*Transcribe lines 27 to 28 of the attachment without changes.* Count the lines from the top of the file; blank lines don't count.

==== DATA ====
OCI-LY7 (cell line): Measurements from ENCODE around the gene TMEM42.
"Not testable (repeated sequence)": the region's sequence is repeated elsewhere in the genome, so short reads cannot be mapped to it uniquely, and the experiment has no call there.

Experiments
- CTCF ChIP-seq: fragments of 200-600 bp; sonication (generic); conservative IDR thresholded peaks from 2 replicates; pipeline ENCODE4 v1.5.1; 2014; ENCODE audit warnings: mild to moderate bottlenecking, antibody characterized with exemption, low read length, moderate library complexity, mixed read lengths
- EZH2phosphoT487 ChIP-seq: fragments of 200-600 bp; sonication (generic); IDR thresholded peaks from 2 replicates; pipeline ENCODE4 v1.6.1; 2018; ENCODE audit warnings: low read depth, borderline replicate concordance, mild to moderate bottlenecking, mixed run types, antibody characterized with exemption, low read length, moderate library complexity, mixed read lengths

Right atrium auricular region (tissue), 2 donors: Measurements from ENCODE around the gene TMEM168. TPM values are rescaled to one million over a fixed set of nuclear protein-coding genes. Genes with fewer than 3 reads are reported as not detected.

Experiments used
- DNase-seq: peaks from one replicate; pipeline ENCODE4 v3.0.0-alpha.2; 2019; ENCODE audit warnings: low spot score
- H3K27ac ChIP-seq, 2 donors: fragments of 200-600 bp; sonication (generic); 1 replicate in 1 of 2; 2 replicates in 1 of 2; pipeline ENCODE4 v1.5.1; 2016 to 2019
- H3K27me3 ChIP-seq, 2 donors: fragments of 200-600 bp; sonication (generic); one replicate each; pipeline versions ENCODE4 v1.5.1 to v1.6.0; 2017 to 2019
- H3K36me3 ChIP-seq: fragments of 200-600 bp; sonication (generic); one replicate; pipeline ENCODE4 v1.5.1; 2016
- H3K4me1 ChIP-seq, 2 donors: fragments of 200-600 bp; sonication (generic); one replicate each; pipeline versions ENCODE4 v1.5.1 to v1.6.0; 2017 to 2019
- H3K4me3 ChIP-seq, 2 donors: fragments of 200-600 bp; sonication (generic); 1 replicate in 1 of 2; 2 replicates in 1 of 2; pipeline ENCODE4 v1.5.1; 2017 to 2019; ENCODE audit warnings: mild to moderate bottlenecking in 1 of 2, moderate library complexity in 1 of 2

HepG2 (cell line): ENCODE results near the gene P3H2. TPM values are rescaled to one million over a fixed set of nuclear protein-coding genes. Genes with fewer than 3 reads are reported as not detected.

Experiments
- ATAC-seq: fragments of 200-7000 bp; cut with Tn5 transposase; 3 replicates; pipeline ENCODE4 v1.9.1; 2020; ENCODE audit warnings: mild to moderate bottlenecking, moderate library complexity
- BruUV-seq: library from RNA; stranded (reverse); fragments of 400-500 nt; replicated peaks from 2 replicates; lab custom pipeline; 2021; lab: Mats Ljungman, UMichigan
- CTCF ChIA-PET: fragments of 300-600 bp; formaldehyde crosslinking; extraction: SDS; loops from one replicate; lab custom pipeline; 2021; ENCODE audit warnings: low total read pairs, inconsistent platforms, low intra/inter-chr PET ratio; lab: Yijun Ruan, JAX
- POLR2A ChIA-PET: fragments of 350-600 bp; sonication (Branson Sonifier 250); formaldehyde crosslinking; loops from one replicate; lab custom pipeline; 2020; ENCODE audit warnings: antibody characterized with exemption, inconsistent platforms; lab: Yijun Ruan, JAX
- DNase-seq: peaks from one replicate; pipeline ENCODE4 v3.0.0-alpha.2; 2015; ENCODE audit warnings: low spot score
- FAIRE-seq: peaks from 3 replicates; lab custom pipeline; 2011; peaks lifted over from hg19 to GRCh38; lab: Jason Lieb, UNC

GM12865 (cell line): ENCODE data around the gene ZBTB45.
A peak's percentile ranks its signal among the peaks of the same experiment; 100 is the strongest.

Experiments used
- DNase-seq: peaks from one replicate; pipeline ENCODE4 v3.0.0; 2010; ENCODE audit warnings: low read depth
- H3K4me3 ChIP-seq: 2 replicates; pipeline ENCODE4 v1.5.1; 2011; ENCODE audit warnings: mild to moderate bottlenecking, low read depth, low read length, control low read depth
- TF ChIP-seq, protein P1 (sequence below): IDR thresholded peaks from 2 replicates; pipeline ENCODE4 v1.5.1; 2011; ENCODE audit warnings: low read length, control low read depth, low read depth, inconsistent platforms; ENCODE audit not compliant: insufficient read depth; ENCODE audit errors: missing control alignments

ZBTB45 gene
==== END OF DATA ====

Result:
- TF ChIP-seq, protein P1 (sequence below): IDR thresholded peaks from 2 replicates; pipeline ENCODE4 v1.5.1; 2011; ENCODE audit warnings: low read length, control low read depth, low read depth, inconsistent platforms; ENCODE audit not compliant: insufficient read depth; ENCODE audit errors: missing control alignments

ZBTB45 gene